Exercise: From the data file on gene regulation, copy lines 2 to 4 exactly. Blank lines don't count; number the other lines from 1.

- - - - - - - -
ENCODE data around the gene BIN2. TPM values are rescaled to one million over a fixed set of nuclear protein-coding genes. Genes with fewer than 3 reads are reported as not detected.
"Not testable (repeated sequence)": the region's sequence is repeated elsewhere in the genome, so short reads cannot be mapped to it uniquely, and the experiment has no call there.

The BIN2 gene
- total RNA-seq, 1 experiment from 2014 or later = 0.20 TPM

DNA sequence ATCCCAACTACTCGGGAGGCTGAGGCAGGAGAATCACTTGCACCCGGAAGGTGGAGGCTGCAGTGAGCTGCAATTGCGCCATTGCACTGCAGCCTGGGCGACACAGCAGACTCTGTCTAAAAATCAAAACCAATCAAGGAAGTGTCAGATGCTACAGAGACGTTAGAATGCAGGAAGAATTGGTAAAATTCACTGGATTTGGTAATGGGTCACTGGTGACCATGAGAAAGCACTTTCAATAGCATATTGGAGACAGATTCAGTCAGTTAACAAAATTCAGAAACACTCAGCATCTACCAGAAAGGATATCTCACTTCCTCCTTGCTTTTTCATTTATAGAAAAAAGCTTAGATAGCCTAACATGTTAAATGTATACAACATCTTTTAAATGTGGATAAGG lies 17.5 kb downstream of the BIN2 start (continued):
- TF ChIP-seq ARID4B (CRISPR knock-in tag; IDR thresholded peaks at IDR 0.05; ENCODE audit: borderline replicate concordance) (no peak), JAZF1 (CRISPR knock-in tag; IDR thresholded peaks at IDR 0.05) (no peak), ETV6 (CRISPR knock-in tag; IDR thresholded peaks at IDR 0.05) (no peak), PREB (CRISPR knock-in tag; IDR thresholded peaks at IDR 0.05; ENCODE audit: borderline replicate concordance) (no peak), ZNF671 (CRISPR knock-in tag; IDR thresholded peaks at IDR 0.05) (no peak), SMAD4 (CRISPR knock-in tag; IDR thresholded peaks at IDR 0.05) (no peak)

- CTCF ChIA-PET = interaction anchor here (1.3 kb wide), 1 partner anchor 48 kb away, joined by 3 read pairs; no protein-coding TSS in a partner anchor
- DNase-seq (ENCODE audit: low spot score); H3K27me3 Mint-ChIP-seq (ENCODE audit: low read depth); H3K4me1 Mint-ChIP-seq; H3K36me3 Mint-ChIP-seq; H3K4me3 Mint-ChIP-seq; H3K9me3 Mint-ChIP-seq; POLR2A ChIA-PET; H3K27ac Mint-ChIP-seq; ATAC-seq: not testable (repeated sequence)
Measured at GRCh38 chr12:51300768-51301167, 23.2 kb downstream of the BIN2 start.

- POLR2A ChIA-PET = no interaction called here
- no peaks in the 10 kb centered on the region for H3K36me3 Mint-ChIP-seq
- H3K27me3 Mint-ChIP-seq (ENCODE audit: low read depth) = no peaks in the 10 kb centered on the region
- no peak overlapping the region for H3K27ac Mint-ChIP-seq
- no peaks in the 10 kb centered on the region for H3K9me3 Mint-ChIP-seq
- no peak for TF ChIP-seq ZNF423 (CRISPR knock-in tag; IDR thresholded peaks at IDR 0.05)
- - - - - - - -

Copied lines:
"Not testable (repeated sequence)": the region's sequence is repeated elsewhere in the genome, so short reads cannot be mapped to it uniquely, and the experiment has no call there.

The BIN2 gene
- total RNA-seq, 1 experiment from 2014 or later = 0.20 TPM